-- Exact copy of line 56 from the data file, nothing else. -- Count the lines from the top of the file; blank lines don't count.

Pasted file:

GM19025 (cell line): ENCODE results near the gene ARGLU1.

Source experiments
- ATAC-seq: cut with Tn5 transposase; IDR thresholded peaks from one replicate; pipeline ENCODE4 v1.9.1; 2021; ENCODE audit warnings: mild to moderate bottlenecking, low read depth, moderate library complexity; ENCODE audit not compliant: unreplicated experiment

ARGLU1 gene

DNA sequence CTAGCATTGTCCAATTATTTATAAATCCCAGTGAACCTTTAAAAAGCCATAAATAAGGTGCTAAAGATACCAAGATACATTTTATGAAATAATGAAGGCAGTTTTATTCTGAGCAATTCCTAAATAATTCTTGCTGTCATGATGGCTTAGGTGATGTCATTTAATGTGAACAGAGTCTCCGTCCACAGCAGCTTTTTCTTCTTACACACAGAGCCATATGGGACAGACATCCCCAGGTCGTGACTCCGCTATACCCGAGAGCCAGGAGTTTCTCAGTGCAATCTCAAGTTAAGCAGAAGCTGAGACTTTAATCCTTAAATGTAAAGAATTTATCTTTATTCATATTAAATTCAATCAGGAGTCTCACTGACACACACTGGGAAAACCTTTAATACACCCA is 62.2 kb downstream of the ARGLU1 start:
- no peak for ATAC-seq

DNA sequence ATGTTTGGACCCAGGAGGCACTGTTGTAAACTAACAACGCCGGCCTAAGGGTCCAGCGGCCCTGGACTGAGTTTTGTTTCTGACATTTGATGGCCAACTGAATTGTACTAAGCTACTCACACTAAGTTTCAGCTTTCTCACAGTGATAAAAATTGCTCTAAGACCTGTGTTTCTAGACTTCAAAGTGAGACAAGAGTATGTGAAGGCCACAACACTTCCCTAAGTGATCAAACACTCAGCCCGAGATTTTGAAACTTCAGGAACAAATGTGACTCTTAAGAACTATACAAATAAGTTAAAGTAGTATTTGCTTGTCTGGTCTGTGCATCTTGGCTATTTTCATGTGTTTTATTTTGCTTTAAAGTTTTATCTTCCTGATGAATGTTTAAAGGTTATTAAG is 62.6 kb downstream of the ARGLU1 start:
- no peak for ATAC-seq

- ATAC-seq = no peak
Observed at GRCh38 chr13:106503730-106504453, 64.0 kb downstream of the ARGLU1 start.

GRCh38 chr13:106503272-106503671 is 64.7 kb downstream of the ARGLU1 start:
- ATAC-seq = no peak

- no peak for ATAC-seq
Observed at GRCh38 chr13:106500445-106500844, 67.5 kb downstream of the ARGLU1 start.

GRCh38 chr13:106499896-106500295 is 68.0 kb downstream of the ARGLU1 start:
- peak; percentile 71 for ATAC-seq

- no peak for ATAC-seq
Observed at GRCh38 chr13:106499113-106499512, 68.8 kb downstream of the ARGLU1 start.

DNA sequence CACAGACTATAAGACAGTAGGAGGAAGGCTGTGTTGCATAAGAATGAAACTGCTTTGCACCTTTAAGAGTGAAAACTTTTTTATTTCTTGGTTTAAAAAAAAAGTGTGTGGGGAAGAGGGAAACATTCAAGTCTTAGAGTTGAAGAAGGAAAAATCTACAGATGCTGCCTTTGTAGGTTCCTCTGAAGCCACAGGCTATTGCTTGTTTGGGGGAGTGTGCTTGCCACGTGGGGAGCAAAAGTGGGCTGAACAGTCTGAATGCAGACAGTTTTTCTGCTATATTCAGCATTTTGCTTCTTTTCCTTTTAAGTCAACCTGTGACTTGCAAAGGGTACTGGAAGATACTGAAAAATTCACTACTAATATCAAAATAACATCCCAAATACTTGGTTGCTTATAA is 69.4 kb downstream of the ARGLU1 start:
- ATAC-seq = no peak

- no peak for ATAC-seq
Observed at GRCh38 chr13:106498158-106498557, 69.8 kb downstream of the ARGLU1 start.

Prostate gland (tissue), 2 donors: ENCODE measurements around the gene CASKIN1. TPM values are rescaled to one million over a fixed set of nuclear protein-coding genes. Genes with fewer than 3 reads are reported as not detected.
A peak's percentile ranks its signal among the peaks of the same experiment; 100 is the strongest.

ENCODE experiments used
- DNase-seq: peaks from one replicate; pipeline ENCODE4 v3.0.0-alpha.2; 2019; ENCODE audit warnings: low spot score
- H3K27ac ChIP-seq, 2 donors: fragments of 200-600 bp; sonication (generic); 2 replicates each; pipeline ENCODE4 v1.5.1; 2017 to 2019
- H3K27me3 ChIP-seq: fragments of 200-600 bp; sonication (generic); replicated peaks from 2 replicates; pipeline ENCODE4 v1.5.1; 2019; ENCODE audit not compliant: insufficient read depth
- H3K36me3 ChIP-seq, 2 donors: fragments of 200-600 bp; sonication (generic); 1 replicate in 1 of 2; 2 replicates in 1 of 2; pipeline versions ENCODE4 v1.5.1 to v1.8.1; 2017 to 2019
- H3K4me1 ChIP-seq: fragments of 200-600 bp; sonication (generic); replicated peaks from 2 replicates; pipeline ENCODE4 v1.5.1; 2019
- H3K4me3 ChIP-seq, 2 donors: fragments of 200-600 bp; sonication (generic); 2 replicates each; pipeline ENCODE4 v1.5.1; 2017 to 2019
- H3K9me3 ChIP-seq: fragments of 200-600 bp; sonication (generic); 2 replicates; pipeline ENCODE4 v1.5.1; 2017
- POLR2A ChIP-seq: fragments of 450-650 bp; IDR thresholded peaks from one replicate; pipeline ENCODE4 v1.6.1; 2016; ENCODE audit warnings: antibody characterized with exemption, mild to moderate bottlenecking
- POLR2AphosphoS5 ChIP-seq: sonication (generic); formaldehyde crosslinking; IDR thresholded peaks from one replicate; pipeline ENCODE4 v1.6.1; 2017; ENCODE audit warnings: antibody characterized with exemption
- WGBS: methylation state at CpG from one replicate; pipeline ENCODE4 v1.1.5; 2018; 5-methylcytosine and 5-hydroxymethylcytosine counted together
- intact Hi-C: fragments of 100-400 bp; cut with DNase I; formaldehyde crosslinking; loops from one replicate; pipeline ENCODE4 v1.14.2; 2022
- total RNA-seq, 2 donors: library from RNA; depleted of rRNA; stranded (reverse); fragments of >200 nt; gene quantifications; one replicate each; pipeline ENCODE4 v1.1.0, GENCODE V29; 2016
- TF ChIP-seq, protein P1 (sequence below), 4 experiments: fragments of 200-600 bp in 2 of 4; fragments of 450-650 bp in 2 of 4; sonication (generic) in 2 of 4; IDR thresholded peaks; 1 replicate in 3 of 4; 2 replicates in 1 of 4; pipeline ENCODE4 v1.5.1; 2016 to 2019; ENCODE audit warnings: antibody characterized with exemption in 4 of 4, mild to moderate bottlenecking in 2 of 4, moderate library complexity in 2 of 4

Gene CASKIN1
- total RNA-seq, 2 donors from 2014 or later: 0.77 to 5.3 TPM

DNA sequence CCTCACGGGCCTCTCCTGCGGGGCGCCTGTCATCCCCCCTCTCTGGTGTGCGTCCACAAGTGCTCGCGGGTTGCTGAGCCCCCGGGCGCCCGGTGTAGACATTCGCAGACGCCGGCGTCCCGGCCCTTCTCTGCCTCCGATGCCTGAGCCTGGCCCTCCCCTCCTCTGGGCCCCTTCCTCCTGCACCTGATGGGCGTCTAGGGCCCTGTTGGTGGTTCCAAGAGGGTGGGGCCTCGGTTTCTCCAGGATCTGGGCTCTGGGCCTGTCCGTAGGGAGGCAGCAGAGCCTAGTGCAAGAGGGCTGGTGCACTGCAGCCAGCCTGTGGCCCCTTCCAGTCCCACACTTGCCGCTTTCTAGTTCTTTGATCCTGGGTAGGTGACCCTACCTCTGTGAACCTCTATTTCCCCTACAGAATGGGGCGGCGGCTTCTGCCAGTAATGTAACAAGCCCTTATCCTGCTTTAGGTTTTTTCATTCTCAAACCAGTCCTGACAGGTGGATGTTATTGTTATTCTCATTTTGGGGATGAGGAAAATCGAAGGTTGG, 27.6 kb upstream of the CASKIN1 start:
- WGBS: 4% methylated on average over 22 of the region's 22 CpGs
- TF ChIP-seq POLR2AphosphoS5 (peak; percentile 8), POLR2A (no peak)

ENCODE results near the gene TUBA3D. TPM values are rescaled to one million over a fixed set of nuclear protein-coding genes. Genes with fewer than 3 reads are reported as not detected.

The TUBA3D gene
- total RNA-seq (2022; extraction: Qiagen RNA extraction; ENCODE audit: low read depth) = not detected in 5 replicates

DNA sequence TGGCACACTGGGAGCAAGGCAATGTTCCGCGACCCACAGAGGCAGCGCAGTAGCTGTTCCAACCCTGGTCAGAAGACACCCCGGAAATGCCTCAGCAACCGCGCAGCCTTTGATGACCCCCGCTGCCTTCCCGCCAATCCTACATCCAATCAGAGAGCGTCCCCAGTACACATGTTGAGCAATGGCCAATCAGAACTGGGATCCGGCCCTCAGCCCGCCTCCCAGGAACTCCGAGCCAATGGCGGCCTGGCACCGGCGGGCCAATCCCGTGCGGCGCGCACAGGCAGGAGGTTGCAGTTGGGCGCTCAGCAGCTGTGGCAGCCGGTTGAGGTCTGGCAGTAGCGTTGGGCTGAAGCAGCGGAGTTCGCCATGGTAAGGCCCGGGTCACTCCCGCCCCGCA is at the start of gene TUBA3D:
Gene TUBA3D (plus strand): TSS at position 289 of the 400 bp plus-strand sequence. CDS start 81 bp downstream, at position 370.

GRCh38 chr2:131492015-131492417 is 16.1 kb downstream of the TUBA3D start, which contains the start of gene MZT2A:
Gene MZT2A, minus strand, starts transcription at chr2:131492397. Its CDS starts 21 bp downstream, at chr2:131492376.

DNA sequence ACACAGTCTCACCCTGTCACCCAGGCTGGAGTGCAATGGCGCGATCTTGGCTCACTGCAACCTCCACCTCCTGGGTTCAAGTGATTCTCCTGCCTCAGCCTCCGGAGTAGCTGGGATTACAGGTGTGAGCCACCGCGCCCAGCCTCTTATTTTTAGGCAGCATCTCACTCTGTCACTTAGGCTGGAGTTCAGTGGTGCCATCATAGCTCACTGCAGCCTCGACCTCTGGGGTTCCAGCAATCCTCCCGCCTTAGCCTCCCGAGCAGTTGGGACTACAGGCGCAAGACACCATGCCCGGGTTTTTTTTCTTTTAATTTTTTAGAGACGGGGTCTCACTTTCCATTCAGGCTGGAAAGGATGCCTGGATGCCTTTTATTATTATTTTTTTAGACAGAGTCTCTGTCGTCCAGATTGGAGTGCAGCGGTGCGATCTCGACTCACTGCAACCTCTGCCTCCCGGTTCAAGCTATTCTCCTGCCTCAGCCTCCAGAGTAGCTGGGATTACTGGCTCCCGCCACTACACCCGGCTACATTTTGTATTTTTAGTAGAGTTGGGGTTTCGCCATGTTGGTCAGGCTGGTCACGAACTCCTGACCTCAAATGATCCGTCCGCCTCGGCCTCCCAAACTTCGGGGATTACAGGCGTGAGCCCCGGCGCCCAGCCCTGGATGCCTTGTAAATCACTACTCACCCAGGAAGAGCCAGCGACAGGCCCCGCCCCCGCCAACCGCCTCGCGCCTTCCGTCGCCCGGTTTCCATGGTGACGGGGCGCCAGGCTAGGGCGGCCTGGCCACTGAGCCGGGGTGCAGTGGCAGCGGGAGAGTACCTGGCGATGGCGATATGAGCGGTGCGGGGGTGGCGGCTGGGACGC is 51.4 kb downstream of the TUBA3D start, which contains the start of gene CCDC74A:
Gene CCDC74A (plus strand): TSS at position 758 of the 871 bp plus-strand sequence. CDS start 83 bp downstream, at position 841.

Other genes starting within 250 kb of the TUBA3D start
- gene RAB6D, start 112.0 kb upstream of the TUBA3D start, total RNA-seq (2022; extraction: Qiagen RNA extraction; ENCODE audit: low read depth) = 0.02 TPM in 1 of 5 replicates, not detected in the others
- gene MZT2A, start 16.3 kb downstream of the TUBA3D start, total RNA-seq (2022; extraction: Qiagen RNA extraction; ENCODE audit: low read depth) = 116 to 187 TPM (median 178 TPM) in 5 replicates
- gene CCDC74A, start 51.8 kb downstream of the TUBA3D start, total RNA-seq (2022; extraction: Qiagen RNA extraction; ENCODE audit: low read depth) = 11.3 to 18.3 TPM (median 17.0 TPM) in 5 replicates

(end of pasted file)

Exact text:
- gene CCDC74A, start 51.8 kb downstream of the TUBA3D start, total RNA-seq (2022; extraction: Qiagen RNA extraction; ENCODE audit: low read depth) = 11.3 to 18.3 TPM (median 17.0 TPM) in 5 replicates